How to detect the presence of racism in a vote

The roll of an exit poll is not to provide data upon which weighty decisions are made. The roll of an exit poll is to determine why people voted the way they did.

Today, this exit poll in South Carolina is taking a lot of heat for obvious reasons. Is it racist to try to determine if there’s a racist component of the way people vote?

“It was overtly racist,” one voter told a Spartanburg TV station.

Exactly. It was meant to be. But its creator said the goal was to prove that racism wasn’t a big factor in the South Carolina vote on Tuesday.

“It was designed to take advantage of a political moment of Senator Tim Scott’s election as the first African-American from a southern state since reconstruction,” said David Woodard, a political science professor at Clemson University. “It was not designed to be provocative.”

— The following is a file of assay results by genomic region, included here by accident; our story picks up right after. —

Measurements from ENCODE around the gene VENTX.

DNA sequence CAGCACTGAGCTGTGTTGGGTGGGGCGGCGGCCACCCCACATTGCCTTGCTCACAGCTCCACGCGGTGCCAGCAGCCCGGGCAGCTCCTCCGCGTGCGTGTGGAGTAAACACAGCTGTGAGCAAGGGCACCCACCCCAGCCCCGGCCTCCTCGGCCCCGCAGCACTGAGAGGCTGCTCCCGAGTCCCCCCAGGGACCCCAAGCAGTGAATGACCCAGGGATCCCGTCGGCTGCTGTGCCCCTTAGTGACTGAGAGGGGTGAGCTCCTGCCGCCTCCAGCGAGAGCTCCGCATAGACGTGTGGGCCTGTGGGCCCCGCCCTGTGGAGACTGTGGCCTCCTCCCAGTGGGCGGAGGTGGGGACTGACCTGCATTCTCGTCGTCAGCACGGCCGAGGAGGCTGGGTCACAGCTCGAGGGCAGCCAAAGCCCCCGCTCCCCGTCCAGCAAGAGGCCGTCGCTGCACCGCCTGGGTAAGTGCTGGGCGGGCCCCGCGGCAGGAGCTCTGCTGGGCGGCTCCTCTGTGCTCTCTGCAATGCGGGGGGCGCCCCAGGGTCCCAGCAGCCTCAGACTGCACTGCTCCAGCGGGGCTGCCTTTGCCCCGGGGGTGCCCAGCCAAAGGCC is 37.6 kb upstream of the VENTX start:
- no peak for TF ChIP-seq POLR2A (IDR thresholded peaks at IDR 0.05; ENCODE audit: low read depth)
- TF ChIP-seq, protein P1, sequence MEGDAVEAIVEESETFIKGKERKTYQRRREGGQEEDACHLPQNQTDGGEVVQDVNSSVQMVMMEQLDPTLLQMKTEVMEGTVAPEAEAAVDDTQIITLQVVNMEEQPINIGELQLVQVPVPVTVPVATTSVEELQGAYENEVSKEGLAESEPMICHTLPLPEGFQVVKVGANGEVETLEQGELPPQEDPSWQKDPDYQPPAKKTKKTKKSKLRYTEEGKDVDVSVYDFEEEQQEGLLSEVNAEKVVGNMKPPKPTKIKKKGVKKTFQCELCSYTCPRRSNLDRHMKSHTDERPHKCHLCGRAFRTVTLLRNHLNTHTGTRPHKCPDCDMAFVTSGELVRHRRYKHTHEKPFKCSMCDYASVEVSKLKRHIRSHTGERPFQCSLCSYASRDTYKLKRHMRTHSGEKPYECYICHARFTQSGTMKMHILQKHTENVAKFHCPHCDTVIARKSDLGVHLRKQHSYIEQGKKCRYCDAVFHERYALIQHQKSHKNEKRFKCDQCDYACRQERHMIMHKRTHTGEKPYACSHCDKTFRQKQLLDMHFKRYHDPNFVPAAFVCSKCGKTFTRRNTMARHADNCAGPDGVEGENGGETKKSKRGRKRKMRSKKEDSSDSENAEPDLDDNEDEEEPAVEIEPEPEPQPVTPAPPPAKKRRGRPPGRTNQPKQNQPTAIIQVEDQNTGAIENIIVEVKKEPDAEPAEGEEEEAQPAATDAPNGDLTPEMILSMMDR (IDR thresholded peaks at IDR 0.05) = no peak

On that point he obviously failed. It’s plenty provocative. And it does have a point of failure. Racists might be smart enough to figure out what Woodard was up to and answer the question differently.

It’s also a weird question to ask to detect racism in a voting pattern.

Where would such a stupid question come from?

The Modern Racism Scale, an actual psychological test, according to Psychology Applied to Modern Life: Adjustment in the 21st Century

(h/t: Mashable)